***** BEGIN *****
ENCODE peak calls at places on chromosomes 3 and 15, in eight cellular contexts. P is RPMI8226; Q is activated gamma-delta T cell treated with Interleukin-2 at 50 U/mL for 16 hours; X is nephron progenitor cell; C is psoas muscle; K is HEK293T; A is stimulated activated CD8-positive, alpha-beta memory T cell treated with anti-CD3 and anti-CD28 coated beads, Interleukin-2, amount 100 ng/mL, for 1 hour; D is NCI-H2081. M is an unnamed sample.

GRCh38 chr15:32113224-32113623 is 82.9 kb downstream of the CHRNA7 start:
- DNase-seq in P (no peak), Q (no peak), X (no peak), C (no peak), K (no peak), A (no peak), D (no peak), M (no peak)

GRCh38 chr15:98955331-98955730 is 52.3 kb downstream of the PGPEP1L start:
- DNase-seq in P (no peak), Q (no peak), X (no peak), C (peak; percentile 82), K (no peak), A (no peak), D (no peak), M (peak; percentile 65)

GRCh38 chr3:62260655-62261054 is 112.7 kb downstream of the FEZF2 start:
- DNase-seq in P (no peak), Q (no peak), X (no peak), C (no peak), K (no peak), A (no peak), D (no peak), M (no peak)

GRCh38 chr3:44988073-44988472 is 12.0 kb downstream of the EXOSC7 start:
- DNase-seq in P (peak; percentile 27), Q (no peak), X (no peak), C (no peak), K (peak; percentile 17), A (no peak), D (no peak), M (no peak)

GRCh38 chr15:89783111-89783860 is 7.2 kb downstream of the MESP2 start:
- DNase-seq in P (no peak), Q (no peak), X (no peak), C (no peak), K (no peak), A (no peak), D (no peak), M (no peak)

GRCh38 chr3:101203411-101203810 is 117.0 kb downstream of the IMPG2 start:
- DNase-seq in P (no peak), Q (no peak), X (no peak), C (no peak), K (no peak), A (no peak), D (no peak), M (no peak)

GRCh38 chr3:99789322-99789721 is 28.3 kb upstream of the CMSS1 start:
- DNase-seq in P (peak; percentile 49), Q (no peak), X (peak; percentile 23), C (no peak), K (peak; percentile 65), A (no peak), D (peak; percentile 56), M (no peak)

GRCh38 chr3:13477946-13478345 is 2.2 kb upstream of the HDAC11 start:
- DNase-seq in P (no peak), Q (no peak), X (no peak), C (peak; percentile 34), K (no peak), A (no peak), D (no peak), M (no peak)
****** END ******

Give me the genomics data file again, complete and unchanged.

ENCODE peak calls at places on chromosomes 3 and 15, in eight cellular contexts. P is RPMI8226; Q is activated gamma-delta T cell treated with Interleukin-2 at 50 U/mL for 16 hours; X is nephron progenitor cell; C is psoas muscle; K is HEK293T; A is stimulated activated CD8-positive, alpha-beta memory T cell treated with anti-CD3 and anti-CD28 coated beads, Interleukin-2, amount 100 ng/mL, for 1 hour; D is NCI-H2081. M is an unnamed sample.

GRCh38 chr15:32113224-32113623 is 82.9 kb downstream of the CHRNA7 start:
- DNase-seq in P (no peak), Q (no peak), X (no peak), C (no peak), K (no peak), A (no peak), D (no peak), M (no peak)

GRCh38 chr15:98955331-98955730 is 52.3 kb downstream of the PGPEP1L start:
- DNase-seq in P (no peak), Q (no peak), X (no peak), C (peak; percentile 82), K (no peak), A (no peak), D (no peak), M (peak; percentile 65)

GRCh38 chr3:62260655-62261054 is 112.7 kb downstream of the FEZF2 start:
- DNase-seq in P (no peak), Q (no peak), X (no peak), C (no peak), K (no peak), A (no peak), D (no peak), M (no peak)

GRCh38 chr3:44988073-44988472 is 12.0 kb downstream of the EXOSC7 start:
- DNase-seq in P (peak; percentile 27), Q (no peak), X (no peak), C (no peak), K (peak; percentile 17), A (no peak), D (no peak), M (no peak)

GRCh38 chr15:89783111-89783860 is 7.2 kb downstream of the MESP2 start:
- DNase-seq in P (no peak), Q (no peak), X (no peak), C (no peak), K (no peak), A (no peak), D (no peak), M (no peak)

GRCh38 chr3:101203411-101203810 is 117.0 kb downstream of the IMPG2 start:
- DNase-seq in P (no peak), Q (no peak), X (no peak), C (no peak), K (no peak), A (no peak), D (no peak), M (no peak)

GRCh38 chr3:99789322-99789721 is 28.3 kb upstream of the CMSS1 start:
- DNase-seq in P (peak; percentile 49), Q (no peak), X (peak; percentile 23), C (no peak), K (peak; percentile 65), A (no peak), D (peak; percentile 56), M (no peak)

GRCh38 chr3:13477946-13478345 is 2.2 kb upstream of the HDAC11 start:
- DNase-seq in P (no peak), Q (no peak), X (no peak), C (peak; percentile 34), K (no peak), A (no peak), D (no peak), M (no peak)